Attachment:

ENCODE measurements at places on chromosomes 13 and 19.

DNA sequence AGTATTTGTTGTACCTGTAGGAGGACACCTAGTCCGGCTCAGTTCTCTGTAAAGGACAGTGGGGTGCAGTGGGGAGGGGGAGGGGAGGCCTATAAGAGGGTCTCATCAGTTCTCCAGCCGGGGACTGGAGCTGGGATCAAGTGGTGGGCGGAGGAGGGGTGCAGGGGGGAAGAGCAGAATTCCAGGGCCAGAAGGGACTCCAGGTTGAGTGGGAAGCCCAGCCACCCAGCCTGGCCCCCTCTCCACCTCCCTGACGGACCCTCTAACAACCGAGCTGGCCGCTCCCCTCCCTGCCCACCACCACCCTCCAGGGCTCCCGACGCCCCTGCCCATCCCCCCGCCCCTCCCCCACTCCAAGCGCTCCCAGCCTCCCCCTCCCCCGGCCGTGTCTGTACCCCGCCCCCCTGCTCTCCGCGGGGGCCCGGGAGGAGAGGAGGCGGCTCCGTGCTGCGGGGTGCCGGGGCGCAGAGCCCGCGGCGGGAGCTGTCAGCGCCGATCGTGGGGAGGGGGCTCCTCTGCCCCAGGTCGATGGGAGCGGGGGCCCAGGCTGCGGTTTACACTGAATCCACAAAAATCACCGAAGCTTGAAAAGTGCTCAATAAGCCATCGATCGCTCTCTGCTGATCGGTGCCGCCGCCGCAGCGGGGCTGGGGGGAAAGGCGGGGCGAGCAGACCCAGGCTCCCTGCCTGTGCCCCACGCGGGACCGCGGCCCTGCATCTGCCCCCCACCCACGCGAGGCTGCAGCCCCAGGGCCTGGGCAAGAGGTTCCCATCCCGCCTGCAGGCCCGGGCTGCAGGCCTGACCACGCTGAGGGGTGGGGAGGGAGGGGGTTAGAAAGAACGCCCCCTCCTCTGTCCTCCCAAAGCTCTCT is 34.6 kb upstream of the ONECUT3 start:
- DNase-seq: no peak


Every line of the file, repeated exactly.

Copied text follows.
ENCODE measurements at places on chromosomes 13 and 19.

DNA sequence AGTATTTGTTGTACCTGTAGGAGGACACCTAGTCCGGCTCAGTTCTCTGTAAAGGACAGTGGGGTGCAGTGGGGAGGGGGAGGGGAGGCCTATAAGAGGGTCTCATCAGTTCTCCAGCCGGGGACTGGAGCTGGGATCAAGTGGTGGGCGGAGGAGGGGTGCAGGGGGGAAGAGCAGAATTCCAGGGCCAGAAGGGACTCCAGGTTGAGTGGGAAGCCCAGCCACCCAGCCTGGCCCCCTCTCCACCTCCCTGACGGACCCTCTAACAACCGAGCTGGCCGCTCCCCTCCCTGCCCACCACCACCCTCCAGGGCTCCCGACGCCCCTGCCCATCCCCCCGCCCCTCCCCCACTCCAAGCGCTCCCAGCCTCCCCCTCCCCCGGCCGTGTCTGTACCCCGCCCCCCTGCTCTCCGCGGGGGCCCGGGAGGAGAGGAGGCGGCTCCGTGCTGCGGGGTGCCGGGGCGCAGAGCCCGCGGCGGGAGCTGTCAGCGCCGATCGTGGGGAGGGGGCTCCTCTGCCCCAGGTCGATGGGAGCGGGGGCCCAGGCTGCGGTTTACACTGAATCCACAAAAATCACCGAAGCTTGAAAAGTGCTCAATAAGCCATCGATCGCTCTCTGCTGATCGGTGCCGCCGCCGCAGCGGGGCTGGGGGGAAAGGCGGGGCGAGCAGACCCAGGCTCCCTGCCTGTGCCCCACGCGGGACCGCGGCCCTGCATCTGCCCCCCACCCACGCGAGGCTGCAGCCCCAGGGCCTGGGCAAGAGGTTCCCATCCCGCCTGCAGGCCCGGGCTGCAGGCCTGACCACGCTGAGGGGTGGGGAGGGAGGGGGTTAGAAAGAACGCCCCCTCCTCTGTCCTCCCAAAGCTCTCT is 34.6 kb upstream of the ONECUT3 start:
- DNase-seq: no peak